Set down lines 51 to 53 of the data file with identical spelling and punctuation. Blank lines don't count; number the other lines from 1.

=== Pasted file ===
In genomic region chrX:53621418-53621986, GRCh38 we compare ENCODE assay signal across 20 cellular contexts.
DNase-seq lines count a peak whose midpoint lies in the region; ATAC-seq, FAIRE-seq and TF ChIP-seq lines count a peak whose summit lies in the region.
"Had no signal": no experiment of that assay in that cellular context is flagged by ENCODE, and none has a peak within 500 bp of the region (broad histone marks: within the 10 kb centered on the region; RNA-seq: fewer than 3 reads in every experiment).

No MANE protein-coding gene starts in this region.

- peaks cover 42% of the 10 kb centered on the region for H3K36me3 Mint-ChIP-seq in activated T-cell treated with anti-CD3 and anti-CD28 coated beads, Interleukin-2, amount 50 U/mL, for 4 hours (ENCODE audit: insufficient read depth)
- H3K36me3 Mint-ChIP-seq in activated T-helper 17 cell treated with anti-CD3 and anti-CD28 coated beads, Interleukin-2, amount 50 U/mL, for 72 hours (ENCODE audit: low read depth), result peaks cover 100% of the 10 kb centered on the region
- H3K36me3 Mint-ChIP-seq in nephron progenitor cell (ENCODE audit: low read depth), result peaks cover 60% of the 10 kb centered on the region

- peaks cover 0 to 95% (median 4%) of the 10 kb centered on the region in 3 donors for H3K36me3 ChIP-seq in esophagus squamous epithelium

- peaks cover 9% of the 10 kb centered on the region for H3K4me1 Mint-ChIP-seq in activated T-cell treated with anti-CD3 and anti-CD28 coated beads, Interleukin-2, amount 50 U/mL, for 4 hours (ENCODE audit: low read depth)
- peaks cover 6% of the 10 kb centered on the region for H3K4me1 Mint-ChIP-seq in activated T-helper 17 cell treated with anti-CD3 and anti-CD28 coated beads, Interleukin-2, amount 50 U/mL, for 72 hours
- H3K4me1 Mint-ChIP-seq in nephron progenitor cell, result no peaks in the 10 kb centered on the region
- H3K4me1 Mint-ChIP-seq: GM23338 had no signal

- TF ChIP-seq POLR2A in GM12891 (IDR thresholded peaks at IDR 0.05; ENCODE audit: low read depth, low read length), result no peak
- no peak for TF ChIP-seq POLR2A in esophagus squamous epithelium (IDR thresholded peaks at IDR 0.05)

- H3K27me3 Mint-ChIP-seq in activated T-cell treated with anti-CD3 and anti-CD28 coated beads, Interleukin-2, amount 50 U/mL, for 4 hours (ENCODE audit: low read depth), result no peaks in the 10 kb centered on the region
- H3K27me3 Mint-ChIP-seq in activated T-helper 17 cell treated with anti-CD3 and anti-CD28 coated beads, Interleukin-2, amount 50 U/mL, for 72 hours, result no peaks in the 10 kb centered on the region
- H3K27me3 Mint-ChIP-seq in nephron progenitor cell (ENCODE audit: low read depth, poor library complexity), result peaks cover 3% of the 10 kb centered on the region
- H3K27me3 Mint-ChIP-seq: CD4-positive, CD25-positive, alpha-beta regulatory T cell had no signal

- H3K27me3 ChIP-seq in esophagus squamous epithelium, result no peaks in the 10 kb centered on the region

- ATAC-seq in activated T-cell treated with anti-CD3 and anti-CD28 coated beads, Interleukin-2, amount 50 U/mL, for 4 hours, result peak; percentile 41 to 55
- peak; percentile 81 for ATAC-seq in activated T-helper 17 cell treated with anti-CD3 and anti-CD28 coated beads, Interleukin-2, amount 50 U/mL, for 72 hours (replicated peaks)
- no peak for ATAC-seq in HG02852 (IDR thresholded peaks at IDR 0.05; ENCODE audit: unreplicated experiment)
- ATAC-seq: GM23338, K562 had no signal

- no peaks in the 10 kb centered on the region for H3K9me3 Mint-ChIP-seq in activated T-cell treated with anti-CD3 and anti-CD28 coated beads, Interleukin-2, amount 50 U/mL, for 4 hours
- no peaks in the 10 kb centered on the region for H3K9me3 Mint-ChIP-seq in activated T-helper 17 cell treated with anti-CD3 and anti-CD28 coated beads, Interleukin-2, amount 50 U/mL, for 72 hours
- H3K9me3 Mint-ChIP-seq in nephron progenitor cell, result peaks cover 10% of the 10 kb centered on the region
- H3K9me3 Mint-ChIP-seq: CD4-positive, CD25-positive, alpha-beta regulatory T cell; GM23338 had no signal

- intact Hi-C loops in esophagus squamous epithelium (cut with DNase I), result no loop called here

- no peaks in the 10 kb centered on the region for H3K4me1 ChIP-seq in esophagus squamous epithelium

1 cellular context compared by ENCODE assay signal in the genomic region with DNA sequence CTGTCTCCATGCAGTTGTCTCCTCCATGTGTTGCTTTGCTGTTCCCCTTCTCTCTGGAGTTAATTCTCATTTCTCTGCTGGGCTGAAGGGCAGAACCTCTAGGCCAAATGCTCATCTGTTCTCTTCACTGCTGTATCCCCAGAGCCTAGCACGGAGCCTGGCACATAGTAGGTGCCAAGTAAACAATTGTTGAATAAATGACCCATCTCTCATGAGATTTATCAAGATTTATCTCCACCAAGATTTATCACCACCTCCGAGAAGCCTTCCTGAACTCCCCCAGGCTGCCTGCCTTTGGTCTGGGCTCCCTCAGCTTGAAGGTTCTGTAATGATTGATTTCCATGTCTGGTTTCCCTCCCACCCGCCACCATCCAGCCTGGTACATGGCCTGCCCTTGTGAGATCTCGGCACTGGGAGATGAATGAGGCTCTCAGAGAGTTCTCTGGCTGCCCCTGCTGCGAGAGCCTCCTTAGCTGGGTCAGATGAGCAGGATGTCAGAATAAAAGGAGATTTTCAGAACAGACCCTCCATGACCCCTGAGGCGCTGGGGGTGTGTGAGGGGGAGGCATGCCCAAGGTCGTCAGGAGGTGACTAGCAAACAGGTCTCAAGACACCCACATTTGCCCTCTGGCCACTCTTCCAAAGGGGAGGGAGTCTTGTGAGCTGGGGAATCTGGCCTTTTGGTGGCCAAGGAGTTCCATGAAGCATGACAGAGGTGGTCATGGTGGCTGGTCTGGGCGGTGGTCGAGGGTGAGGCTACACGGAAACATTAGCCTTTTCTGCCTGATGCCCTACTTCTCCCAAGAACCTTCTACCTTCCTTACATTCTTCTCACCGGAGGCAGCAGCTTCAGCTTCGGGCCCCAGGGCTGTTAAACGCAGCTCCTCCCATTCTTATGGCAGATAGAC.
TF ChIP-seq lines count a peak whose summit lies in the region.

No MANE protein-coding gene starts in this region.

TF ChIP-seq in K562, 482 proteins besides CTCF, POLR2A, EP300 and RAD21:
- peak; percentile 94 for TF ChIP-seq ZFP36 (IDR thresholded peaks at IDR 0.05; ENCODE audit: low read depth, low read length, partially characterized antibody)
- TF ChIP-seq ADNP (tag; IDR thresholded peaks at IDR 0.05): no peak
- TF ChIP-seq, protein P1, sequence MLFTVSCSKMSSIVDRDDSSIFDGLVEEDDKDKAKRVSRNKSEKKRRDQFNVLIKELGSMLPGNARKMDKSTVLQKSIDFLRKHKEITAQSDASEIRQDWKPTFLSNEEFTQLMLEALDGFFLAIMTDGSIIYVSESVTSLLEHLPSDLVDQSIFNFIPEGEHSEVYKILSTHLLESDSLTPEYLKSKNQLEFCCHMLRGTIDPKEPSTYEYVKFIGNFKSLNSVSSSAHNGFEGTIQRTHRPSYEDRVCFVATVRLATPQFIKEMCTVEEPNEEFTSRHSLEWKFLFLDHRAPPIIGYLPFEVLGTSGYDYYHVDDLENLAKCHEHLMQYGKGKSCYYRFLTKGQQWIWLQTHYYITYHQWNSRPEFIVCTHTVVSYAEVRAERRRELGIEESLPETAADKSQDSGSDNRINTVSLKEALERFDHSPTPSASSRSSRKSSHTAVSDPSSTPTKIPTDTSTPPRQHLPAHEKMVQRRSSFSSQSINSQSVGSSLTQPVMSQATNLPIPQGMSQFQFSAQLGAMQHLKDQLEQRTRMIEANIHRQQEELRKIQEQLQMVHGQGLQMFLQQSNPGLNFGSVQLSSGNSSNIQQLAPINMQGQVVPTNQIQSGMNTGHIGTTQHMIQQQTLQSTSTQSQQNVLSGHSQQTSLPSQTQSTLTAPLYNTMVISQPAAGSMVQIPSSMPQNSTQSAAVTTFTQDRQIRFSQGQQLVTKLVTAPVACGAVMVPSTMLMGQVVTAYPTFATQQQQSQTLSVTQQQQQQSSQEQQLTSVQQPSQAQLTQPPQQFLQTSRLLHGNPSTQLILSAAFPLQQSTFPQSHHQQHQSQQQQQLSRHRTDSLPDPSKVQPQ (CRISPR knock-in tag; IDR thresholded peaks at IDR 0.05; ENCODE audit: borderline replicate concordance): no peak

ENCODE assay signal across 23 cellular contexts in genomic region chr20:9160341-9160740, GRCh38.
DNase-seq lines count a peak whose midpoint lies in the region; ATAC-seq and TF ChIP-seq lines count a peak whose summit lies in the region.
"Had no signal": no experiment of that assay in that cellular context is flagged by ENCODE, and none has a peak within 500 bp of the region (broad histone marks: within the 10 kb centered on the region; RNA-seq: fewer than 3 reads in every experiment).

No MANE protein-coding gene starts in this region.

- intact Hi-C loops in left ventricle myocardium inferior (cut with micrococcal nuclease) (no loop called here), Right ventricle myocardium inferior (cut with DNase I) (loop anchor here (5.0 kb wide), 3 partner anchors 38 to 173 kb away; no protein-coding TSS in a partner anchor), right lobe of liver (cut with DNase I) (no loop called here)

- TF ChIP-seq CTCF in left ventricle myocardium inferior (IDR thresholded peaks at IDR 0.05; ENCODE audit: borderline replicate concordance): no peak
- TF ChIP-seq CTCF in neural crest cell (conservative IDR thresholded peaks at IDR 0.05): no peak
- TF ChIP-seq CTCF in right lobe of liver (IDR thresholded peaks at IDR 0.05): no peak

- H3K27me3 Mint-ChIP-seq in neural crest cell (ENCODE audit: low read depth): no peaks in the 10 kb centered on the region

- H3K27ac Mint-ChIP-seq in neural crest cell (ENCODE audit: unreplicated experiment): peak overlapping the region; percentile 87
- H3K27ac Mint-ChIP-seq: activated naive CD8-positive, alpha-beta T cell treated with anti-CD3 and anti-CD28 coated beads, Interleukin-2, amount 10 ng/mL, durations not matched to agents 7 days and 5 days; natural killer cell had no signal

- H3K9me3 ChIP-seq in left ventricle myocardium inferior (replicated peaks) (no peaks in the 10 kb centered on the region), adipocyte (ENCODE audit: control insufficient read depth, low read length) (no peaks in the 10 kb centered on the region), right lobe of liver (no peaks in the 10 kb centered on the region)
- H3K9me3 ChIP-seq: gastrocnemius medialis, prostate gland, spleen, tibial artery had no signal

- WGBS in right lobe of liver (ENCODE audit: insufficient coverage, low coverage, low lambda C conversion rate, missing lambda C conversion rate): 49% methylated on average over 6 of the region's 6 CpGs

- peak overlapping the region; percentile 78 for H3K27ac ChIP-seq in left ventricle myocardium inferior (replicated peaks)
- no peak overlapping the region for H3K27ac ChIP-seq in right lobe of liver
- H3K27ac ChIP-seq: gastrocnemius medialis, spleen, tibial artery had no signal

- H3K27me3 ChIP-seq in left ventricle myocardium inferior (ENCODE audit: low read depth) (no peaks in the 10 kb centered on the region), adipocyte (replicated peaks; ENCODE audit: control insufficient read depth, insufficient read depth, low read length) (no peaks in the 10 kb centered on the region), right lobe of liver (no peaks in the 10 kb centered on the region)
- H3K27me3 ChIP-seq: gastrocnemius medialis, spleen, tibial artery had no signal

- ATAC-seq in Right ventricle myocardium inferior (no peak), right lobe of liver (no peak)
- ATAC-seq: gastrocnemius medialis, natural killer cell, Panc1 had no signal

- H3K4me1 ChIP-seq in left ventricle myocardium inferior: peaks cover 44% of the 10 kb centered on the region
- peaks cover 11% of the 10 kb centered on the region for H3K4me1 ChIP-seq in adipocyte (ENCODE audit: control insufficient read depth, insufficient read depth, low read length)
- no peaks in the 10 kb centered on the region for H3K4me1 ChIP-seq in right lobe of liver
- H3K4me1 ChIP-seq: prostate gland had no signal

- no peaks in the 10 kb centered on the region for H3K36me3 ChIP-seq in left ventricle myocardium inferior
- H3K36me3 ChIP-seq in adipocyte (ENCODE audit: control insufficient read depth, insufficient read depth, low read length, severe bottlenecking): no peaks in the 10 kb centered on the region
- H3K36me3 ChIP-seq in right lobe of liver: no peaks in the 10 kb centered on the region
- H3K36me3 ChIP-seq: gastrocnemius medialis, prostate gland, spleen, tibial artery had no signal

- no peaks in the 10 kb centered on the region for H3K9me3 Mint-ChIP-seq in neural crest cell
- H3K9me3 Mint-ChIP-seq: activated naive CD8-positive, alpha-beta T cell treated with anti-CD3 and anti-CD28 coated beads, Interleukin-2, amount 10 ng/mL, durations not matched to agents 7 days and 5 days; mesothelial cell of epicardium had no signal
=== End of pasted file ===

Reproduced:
- peak overlapping the region; percentile 78 for H3K27ac ChIP-seq in left ventricle myocardium inferior (replicated peaks)
- no peak overlapping the region for H3K27ac ChIP-seq in right lobe of liver
- H3K27ac ChIP-seq: gastrocnemius medialis, spleen, tibial artery had no signal